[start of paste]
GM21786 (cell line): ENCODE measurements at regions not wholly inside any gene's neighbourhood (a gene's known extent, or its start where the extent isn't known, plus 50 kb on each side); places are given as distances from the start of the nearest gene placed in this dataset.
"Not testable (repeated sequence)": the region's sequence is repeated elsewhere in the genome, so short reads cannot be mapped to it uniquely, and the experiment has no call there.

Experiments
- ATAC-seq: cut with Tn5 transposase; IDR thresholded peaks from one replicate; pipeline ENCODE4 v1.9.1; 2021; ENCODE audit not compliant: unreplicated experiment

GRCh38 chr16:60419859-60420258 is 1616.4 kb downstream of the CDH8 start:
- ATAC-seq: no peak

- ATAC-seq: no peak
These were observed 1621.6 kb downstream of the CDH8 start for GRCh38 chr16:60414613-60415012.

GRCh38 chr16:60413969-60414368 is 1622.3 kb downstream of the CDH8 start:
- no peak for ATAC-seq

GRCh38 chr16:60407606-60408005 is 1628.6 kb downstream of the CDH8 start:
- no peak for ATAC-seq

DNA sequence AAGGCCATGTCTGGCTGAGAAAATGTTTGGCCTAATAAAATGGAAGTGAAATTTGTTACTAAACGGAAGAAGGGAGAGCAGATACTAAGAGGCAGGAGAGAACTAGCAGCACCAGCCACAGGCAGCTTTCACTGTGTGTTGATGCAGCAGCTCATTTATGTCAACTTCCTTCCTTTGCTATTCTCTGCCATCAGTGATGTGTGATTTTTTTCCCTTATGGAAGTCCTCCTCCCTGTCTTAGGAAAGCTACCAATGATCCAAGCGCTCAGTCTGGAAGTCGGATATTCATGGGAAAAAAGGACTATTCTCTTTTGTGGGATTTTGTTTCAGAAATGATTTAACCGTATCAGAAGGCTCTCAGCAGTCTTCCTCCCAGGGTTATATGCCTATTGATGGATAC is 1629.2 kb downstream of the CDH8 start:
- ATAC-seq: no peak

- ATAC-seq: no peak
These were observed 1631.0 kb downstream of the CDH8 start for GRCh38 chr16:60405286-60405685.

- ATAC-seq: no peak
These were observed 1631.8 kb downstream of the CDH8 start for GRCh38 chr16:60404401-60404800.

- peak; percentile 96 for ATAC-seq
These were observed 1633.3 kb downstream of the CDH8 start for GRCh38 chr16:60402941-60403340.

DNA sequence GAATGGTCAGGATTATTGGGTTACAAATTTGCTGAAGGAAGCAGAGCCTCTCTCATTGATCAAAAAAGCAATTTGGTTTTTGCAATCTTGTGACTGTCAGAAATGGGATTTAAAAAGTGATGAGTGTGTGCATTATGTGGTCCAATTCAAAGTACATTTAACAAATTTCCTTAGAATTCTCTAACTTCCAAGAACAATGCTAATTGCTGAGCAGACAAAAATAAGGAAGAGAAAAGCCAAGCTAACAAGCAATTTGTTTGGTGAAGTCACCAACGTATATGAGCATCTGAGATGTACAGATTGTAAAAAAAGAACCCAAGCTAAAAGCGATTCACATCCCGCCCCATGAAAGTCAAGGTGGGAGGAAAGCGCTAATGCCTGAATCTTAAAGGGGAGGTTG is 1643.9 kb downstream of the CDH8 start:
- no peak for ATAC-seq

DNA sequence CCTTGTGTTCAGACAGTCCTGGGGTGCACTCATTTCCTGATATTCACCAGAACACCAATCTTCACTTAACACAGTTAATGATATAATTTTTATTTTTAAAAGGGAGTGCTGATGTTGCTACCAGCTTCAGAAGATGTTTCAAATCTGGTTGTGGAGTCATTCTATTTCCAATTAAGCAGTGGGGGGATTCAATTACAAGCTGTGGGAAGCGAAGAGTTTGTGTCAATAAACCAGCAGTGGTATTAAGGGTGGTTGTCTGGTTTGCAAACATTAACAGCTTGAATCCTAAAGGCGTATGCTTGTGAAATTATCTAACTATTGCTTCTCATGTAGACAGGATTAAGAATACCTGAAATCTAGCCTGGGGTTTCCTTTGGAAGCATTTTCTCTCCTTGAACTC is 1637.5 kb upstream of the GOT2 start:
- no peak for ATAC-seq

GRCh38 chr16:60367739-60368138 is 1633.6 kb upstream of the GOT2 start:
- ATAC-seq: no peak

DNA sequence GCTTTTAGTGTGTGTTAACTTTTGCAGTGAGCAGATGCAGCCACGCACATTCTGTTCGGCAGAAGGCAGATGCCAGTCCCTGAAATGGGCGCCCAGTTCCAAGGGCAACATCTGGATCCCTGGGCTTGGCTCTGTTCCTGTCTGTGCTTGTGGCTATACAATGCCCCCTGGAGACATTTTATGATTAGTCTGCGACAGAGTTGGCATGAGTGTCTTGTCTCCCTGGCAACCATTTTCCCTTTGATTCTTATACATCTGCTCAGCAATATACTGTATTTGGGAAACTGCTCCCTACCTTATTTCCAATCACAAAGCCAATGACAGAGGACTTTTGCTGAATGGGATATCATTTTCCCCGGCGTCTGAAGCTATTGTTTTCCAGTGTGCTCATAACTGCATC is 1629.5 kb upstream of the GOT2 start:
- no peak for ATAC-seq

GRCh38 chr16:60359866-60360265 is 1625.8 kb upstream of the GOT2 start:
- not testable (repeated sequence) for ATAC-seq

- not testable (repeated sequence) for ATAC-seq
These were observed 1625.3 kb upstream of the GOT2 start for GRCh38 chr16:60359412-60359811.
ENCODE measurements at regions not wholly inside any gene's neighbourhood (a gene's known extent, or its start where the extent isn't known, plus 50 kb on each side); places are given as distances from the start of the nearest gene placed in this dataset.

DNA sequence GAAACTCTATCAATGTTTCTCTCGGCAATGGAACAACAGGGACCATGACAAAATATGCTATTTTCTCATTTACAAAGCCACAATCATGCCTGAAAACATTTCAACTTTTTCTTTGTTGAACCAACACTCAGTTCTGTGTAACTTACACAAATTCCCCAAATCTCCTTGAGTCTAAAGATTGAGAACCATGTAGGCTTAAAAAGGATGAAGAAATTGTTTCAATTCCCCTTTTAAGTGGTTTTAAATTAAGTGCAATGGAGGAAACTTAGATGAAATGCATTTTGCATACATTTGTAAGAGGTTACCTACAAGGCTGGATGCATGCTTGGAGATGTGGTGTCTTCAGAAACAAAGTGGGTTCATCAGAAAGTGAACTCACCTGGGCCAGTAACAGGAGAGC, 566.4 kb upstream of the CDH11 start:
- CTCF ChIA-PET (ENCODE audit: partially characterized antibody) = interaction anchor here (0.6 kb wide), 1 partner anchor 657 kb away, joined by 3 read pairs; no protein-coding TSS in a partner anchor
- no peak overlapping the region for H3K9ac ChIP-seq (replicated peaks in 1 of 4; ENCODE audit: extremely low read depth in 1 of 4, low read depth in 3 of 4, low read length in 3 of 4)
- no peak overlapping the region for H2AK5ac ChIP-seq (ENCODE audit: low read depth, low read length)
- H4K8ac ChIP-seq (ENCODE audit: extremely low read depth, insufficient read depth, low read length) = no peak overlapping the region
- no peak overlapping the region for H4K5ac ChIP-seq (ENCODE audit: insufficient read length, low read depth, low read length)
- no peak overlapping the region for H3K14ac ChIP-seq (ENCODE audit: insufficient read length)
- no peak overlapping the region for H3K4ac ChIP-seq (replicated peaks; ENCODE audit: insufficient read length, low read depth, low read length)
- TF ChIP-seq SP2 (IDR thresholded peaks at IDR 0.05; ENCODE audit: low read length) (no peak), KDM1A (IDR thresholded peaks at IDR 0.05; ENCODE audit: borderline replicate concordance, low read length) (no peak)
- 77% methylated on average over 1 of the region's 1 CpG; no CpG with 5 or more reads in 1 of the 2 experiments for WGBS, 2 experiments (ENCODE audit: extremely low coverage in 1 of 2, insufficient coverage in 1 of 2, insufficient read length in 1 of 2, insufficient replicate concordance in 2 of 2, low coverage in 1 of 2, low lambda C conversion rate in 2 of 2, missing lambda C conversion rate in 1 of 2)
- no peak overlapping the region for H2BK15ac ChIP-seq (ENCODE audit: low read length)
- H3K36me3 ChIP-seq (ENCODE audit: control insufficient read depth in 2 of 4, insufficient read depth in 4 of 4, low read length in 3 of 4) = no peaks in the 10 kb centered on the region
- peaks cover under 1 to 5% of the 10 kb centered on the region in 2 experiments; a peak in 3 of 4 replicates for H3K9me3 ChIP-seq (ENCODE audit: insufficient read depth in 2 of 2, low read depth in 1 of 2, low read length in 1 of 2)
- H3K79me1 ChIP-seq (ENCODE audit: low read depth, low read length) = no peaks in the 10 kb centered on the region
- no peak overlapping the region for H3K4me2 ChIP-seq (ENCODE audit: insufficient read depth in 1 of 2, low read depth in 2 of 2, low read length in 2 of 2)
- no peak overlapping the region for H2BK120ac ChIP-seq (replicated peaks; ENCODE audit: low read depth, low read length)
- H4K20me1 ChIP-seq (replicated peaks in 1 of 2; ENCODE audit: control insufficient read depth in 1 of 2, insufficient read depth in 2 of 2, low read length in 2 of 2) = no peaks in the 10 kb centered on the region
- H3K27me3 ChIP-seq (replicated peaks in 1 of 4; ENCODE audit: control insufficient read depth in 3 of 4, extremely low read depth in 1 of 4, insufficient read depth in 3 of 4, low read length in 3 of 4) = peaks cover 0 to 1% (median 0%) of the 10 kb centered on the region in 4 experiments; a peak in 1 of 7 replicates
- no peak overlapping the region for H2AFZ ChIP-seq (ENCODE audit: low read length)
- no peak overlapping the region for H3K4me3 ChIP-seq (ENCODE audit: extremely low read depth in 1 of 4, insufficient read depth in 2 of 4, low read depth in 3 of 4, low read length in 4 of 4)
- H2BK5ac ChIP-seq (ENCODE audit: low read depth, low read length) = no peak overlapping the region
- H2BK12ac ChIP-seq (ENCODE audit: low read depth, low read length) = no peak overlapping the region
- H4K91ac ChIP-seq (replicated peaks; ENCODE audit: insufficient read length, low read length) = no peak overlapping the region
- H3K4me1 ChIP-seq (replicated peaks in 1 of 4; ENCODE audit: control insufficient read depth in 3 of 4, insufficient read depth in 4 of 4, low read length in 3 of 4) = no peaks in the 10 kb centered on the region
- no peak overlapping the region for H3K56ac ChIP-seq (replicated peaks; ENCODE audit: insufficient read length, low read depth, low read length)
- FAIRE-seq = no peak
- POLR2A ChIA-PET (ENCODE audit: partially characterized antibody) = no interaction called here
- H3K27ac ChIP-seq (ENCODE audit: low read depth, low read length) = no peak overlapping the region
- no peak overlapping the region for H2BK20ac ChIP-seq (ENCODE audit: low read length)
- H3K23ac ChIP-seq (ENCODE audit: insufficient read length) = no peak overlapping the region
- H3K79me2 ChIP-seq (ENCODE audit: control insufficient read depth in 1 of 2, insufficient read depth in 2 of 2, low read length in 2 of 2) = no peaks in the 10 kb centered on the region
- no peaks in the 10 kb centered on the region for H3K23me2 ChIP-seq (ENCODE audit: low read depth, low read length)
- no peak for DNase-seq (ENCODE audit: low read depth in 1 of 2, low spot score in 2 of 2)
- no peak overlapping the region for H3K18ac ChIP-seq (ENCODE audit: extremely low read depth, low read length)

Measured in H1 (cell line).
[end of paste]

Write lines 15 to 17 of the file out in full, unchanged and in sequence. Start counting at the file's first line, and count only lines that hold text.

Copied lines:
- ATAC-seq: no peak
These were observed 1631.0 kb downstream of the CDH8 start for GRCh38 chr16:60405286-60405685.

- ATAC-seq: no peak